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Boreal Owl, Aegolius funereus
Tengmalm's Owl  

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The Boreal, or Tengmalm's Owl was first classified in 1758 by Carolus Linnaeus (1707-1778),
the Swedish naturalist, who developed a methode to classify and organise plants and animals. "funereus" comes from the Latin word for funeral.
In North America, where it is known as the Boreal Owl,
it was named after the Greek god of the north wind, Boreas.

In other parts of the world, it is known as Tengmalms Owl.
Other names are Richardson's Owl, Sparrow Owl, Partridge-haw and Pearl Owl .

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Size: Length: 20-30cm (7.9-11.8")
Wing length (one wing): Females 164-185mm (6.5-7.3") Males 158-178mm (6.2-7")
Weight: Females 126-194g (4.5-6.8oz) Males 90-113g (3.2-4oz)

A nocturnal Owl, also unsociable.
Adult males are territorial, however, territories are small.
Males will sing intensively only as long as they are unmated.
Flight is straight and noisless, with soft wingbeats.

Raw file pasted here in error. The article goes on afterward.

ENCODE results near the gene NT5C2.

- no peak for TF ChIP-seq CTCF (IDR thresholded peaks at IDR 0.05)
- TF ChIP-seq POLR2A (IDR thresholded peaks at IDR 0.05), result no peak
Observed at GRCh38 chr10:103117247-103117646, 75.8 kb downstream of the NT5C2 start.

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The Boreal or Tengmalm's Owl nests mainly in old woodpecker cavities,
but may also use natural cavities. They will take readily to artificial nest boxes.

Males begin searching for nest holes in late Winter.
Prey items are often deposited into the hole, after which, the male will sing from a perch.
If an interested female approaches, the male will fly to the cavity
and utters a stuttering or trilling song.
The female may then inspect the nest hole, and if she accepts it, will stay.
The male brings her food while she is in the hole.

Several days later, the female lays 3-8 white eggs which are laid a day apart.
Incubation begins with the first or second egg laid, and lasts 28-29 days.
The female does all incubation and the male brings food to the nest.
The chicks hatch a day apart, and their eyes open after 10 days.
They leave the nest at about 30-32 days, and are looked after by the parents for 4-6 weeks.
They are mature at about 9 months.

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Boreal Owls usually hunt by perching on low branches or tree trunks.
The Owl will scan the ground by moving its head slowly from side to side,
listening for movement of potential prey,
as they hunt primarily using their excellent, directional hearing.
When a victim is located, the Owl will swoop on it from the perch.
Prey Items are mainly small rodents, especially Voles.
They also eat lemmings, shrews, mice, and moles.
They occasionally take small birds, squirrels, bats, frogs and beetles.

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Text from: http://www.owlpages.com


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